A Balgownie home consumed by fire late Sunday was a site of extreme squalor, according to neighbours.
Residents of Tucker Avenue public housing complex say several children once lived at the address with their mother.
The fire moved rapidly through the townhouse and reached such intensity it caused windows to explode and an entire brick wall to bow and collapse within 30 minutes of firefighters arriving.
Fire investigators sent a drone into the air over the public housing property Monday morning to observe the extent of structural damage, as inquiries into the cause of the blaze get underway.
A family of Burmese refugees was among two neighbouring households evacuated shortly after 11pm as the fire threatened their adjoining homes. Twenty-two year old Mee Chee Htoo grabbed her two-year-old baby Jack and a bag before fleeing with her mother, Ma Aye Yee and teenager sister, Mi Kaai Aye Yee.
“I was very, very scared and very nervous,” Ms Htoo said. “I thought the fire would jump to my house. I saw the fire was going out the [windows]– the glass was like ‘boom, boom’."
The family is awaiting the all-clear from authorities before they can return to their home.
Police have declared the site a crime scene.
It took authorities some time to confirm no one was inside the blazing townhouse.
Firefighters then went into defensive operations, focused on protecting adjoining townhouses, said Fire and Rescue NSW Inspector Jay Bland, Illawarra duty commander.
Fire crews from Balgownie, Wollongong, Corrimal and Bulli attended, as well as an aerial ladder platform and a hazardous material crew from Shellahrbour, which was tasked with monitoring air quality.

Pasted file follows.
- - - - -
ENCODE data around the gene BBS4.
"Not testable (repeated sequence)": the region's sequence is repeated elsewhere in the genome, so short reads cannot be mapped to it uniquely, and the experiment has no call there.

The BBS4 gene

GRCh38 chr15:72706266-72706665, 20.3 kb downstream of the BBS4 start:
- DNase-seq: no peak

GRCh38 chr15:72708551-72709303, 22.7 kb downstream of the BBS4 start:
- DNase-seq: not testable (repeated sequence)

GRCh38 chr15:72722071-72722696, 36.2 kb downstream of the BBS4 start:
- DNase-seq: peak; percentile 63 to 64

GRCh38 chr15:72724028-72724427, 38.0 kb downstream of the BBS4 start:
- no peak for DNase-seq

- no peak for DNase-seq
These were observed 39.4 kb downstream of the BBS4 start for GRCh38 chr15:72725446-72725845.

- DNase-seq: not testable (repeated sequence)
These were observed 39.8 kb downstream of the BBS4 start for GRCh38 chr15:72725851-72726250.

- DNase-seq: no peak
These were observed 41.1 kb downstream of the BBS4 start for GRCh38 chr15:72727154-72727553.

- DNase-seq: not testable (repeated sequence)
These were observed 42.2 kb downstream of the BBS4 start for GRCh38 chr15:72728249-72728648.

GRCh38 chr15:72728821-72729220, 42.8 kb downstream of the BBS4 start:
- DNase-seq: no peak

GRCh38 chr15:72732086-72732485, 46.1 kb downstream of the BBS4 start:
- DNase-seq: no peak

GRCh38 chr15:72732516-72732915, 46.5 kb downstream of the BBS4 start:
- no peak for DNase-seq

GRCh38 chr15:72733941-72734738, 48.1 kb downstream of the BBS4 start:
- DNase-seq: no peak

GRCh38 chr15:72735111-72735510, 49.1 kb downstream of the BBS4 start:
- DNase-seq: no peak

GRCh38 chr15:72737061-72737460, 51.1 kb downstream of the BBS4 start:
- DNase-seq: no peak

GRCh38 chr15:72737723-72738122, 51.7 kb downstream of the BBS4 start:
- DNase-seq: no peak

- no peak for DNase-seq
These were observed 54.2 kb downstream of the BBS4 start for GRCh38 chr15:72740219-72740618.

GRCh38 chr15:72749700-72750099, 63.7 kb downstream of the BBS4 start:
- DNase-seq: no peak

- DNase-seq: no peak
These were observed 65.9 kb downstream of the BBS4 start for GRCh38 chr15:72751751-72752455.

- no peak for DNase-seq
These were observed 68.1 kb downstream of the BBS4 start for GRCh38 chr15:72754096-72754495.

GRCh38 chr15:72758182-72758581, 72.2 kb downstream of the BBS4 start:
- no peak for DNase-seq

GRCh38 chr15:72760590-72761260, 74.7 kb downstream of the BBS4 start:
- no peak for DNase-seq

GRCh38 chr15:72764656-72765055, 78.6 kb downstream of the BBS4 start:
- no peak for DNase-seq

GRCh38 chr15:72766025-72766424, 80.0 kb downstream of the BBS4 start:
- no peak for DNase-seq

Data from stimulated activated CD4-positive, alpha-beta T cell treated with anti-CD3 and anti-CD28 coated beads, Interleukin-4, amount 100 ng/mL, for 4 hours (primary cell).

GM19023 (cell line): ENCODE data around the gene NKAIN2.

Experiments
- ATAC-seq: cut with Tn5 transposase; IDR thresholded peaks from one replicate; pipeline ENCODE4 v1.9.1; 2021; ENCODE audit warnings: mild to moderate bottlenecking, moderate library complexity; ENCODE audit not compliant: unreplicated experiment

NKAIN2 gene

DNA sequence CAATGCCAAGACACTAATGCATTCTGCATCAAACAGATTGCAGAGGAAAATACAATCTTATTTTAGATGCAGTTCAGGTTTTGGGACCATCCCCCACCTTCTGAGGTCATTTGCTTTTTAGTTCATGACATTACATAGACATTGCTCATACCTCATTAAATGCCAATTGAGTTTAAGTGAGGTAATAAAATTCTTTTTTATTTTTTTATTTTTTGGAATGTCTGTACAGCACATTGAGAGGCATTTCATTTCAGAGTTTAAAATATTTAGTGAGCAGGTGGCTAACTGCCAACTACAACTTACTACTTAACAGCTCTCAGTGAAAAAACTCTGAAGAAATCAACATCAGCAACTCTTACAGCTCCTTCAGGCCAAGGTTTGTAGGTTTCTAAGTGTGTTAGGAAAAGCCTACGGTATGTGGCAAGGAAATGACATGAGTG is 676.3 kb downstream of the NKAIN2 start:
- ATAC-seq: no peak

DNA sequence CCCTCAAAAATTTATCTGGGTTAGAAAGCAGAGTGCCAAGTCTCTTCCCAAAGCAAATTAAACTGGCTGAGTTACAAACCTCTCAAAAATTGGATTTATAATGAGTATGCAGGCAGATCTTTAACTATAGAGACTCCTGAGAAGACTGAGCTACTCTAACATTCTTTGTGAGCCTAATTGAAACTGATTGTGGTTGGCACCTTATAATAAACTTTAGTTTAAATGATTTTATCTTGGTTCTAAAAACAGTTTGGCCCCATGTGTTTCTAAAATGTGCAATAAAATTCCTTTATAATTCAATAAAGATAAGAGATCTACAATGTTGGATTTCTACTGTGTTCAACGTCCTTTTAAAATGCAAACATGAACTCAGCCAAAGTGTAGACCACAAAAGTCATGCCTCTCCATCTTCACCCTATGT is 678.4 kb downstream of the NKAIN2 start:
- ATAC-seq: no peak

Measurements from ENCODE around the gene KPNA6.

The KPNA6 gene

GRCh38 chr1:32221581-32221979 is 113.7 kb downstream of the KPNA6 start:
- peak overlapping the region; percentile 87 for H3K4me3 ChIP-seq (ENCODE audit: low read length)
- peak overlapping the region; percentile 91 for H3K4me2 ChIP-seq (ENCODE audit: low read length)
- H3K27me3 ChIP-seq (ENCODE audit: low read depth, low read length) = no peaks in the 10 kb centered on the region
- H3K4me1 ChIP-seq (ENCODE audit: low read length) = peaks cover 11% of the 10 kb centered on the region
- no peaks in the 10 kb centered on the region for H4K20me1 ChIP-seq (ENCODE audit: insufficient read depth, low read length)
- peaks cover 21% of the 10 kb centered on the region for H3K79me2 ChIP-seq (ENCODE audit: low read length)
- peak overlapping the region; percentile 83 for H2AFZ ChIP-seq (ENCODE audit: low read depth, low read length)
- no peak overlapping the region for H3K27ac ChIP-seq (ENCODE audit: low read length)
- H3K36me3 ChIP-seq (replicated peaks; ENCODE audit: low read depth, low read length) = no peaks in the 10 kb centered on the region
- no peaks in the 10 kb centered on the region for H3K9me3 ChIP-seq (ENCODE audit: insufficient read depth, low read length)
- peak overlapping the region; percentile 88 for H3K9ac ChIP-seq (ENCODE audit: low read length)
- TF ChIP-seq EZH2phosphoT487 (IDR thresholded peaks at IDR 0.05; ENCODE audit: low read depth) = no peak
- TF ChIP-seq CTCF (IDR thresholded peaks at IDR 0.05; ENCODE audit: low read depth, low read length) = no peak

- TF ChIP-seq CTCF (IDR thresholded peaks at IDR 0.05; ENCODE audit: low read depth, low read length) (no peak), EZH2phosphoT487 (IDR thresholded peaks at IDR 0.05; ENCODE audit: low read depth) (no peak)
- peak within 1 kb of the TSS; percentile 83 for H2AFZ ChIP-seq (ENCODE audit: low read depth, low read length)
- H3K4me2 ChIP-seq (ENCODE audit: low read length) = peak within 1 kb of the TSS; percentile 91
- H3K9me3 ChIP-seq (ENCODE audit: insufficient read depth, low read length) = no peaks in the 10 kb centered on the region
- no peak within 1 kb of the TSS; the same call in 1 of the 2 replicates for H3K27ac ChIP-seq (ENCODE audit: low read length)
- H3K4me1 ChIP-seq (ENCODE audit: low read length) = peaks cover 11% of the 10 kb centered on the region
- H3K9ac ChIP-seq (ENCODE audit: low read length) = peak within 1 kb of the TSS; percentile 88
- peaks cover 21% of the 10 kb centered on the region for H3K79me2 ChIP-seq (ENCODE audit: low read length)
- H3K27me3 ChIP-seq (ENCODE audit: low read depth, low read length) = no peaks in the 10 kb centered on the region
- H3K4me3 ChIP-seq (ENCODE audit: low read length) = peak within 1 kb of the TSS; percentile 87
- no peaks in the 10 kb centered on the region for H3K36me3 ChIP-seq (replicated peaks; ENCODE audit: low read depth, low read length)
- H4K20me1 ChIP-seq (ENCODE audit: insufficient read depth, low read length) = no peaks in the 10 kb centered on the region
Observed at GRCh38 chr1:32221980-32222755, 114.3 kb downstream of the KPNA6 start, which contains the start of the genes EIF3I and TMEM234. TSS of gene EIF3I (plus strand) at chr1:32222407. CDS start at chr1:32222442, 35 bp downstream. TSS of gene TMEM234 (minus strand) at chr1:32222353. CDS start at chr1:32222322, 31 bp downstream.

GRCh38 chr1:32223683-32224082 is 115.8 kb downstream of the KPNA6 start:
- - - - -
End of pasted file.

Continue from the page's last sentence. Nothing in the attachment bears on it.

A ruptured sewer pipe at one stage posed an environmental threat – since resolved – of sewage running into waterways.
“The fire was rapidly moving and very intense,” Insp Bland said.
“Firefighters noticed there was a bulge in one of the brick walls, and an exclusion zone was put in place. The wall came down only approximately 30 minutes after the arrival of firefighters.”
Neighbours hosed down adjoining property and ran door-to-door to alert one another to the threat.
All adjoining properties were spared.
One resident described the home at the centre of the blaze as in a state of “more than squalor”. She said a woman living at the home was once responsible for a large pile of rubbish in the street.
“It was in front of my house – but it was hers. I have no idea where she brought the rubbish from,” she said.
Another neighbour said she had observed skip bins being delivered to the home in the past.
The Mercury understands the bins were paid for by a government department, as part of their efforts to get the home into a sanitary state.
“Every couple of weeks she’d have one of those skip bins and fill it with rubbish," the neighbour said.
“When you walk past [the home] – the smell. They always had the big bin in there, and smells.”
Neighbours say they haven’t seen the woman recently, but a lot of teenagers have been coming and going from the home.
Another resident, Ann Siljanovski, said many residents observed the spectacle of Sunday’s blaze with their camera phones rolling.
“It was horrific, the explosions," she said. “It literally sounded like gunshots. Big, cracking, noises. The flames were huge.”
“We heard a lot of screaming last night and it set all the dogs off up the street.
“Everyone just had their phones out, to be honest.”